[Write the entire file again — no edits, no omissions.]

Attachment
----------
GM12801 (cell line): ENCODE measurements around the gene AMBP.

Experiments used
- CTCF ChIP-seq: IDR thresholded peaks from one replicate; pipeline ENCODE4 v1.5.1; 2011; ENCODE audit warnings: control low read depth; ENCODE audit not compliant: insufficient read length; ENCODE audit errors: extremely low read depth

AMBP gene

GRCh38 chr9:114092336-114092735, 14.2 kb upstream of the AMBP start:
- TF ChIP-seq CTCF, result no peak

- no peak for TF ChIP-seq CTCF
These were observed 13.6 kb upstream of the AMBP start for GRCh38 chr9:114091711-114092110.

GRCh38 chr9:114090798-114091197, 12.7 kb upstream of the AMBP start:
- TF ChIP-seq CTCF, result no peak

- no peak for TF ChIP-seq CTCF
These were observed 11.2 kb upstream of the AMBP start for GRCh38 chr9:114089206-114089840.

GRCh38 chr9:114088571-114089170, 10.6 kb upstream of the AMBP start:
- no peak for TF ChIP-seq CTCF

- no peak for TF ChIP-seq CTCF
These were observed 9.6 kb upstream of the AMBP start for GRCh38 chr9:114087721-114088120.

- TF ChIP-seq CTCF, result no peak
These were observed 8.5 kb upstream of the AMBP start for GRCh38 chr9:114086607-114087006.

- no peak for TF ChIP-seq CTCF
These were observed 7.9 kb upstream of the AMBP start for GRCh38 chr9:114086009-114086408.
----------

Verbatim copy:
GM12801 (cell line): ENCODE measurements around the gene AMBP.

Experiments used
- CTCF ChIP-seq: IDR thresholded peaks from one replicate; pipeline ENCODE4 v1.5.1; 2011; ENCODE audit warnings: control low read depth; ENCODE audit not compliant: insufficient read length; ENCODE audit errors: extremely low read depth

AMBP gene

GRCh38 chr9:114092336-114092735, 14.2 kb upstream of the AMBP start:
- TF ChIP-seq CTCF, result no peak

- no peak for TF ChIP-seq CTCF
These were observed 13.6 kb upstream of the AMBP start for GRCh38 chr9:114091711-114092110.

GRCh38 chr9:114090798-114091197, 12.7 kb upstream of the AMBP start:
- TF ChIP-seq CTCF, result no peak

- no peak for TF ChIP-seq CTCF
These were observed 11.2 kb upstream of the AMBP start for GRCh38 chr9:114089206-114089840.

GRCh38 chr9:114088571-114089170, 10.6 kb upstream of the AMBP start:
- no peak for TF ChIP-seq CTCF

- no peak for TF ChIP-seq CTCF
These were observed 9.6 kb upstream of the AMBP start for GRCh38 chr9:114087721-114088120.

- TF ChIP-seq CTCF, result no peak
These were observed 8.5 kb upstream of the AMBP start for GRCh38 chr9:114086607-114087006.

- no peak for TF ChIP-seq CTCF
These were observed 7.9 kb upstream of the AMBP start for GRCh38 chr9:114086009-114086408.